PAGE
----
11:55 a.m.

Liberal

Joyce Murray Liberal Vancouver Quadra, BC

Thank you.

That was the very purpose of having a seal summit. It was to have the harvesters, indigenous people and the product and market intelligence people all come together to discuss how we could increase the responsible harvest of seals as a sustainable natural resource.

I do understand that grey seals have an impact on our fisheries stock.

We are doing the science. Our department has a number of very modern approaches to ensure we are doing the science. The information collected helps us understand how seals interact with fish and are impacted by environmental changes. This is considered when fish populations are assessed.

11:55 a.m.

Conservative

Richard Bragdon Conservative Tobique—Mactaquac, NB

I think if—

11:55 a.m.

Liberal

The Chair Liberal Ken McDonald

Thank you, Mr. Bragdon. You have gone over your time, actually.

I'm going to close out the first hour now with Mr. Hardie.

Go ahead for five minutes or less.

11:55 a.m.

Liberal

Ken Hardie Liberal Fleetwood—Port Kells, BC

Thank you, Mr. Chair.

In order to keep us on time, I'll have just one question for the minister. It has to do with the Great Lakes Fishery Commission. There are two issues that seem to be coming up continuously.

The first one is that Canada isn't funding its fair share of the commission's work. The second one is that the Department of Fisheries and Oceans isn't committing the budgeted amount to the commission that you have authorized. That leaves the commission short of money to do what it wants to do, rather upset with Canada for not maintaining its share of the work and the funding, and some suspicions about DFO and its sticky fingers when it comes to the allocation for the commission.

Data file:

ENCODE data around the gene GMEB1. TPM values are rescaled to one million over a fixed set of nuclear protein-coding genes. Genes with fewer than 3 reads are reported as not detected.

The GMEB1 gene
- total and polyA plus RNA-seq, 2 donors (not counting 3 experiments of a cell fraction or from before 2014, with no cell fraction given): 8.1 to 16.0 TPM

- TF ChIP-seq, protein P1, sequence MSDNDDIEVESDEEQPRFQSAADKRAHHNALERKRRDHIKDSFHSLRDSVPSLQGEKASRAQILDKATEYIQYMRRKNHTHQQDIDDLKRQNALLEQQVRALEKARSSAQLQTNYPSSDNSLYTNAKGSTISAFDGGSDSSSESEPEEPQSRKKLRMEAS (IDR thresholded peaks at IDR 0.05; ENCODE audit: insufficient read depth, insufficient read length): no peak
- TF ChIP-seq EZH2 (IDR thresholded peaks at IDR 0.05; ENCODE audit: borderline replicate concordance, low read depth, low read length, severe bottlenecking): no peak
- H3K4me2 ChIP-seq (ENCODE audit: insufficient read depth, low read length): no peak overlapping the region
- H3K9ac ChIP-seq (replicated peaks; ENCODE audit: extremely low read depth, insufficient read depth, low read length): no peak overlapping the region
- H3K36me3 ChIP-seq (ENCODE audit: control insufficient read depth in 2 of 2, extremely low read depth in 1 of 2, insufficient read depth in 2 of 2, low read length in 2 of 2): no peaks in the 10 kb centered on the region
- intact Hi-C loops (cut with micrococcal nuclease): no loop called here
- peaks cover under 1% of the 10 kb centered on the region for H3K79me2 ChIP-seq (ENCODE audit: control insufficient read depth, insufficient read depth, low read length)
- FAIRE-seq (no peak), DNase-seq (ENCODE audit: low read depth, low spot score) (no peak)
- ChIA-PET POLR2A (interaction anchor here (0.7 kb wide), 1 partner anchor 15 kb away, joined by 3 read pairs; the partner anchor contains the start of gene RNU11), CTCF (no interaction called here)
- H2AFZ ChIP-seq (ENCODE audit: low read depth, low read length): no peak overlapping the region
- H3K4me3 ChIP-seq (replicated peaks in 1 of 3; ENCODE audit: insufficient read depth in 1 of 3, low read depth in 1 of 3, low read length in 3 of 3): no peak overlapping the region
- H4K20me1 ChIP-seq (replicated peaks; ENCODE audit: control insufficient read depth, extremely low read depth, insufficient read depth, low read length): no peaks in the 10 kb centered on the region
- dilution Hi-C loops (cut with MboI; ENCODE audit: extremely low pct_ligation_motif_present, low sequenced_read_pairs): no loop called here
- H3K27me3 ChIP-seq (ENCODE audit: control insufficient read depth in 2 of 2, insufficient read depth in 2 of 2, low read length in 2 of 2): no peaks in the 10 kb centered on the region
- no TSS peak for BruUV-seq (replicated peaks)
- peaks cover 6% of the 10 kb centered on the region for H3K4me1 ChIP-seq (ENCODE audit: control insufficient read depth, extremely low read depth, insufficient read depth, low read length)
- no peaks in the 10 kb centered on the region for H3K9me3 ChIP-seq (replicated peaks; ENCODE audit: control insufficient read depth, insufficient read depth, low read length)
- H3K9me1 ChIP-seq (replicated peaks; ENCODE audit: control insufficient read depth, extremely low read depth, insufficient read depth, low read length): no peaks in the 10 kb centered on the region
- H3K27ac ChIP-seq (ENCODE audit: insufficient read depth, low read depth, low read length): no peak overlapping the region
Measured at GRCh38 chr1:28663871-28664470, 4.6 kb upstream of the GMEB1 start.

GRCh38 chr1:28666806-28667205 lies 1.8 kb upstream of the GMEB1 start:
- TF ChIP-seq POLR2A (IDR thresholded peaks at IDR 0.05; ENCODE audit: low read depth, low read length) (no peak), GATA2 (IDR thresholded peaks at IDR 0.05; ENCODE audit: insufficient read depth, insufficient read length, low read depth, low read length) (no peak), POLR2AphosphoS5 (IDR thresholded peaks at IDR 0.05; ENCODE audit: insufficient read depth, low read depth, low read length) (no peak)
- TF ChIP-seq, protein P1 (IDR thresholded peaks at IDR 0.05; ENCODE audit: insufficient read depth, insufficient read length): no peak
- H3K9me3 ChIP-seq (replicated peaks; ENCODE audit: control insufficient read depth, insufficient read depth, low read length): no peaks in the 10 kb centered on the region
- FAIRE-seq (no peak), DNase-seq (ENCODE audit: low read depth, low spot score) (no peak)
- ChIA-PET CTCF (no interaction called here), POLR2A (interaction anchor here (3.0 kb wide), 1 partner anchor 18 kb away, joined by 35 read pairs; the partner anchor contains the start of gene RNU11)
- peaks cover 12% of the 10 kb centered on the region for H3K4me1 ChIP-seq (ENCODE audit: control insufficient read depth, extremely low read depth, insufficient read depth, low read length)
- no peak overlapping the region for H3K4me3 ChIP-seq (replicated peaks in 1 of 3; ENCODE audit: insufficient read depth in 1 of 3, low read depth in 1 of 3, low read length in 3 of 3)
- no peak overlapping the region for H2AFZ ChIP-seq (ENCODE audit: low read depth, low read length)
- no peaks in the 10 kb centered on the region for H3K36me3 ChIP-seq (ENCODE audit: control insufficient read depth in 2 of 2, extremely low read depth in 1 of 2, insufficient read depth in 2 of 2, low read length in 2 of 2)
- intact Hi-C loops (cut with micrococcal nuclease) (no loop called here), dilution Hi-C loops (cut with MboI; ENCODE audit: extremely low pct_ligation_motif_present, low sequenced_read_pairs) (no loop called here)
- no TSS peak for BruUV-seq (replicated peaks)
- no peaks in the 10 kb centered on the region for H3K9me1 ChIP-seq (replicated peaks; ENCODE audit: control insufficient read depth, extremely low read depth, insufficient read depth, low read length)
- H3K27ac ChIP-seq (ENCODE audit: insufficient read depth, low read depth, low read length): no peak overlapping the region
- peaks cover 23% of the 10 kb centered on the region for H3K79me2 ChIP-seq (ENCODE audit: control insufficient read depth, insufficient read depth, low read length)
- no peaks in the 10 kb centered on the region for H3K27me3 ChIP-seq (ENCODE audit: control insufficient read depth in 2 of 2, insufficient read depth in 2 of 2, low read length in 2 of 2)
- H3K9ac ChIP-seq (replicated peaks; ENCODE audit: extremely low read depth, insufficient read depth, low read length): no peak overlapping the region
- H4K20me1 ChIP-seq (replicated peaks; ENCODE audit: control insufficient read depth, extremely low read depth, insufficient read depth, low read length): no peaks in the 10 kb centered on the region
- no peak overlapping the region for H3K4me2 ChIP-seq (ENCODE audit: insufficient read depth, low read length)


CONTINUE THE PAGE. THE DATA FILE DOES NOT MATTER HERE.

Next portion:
I'll give you some time to respond to all of that.

Noon

Liberal

Joyce Murray Liberal Vancouver Quadra, BC

First, I just want to confirm that I support the vital work of the Great Lakes Fishery Commission in dealing with the invasive species, the sea lamprey eel.

I'd like to assure the member that the funding delivery process to the Great Lakes Fishery Commission has not changed since its inception in 1956. I will say that there was a request for additional funding to bring our proportion to meet the additional funding put in by our partners, the United States, and in budget 2022 we allocated $45 million, which is over five years, and $9 million ongoing. The only thing that's changed in this agreement is that we have added dollars in budget 2022 to bring Canada's funding up to the proportion that was established in 1956.

We're now in full compliance with our treaty obligations. I'm proud to grow that commitment and also to be able to count on the great work that the department officials are doing in providing the in-kind science and operations to manage and minimize this invasive species.

Noon

Liberal

Ken Hardie Liberal Fleetwood—Port Kells, BC

You're convinced, then, that we are delivering the money that we are promising.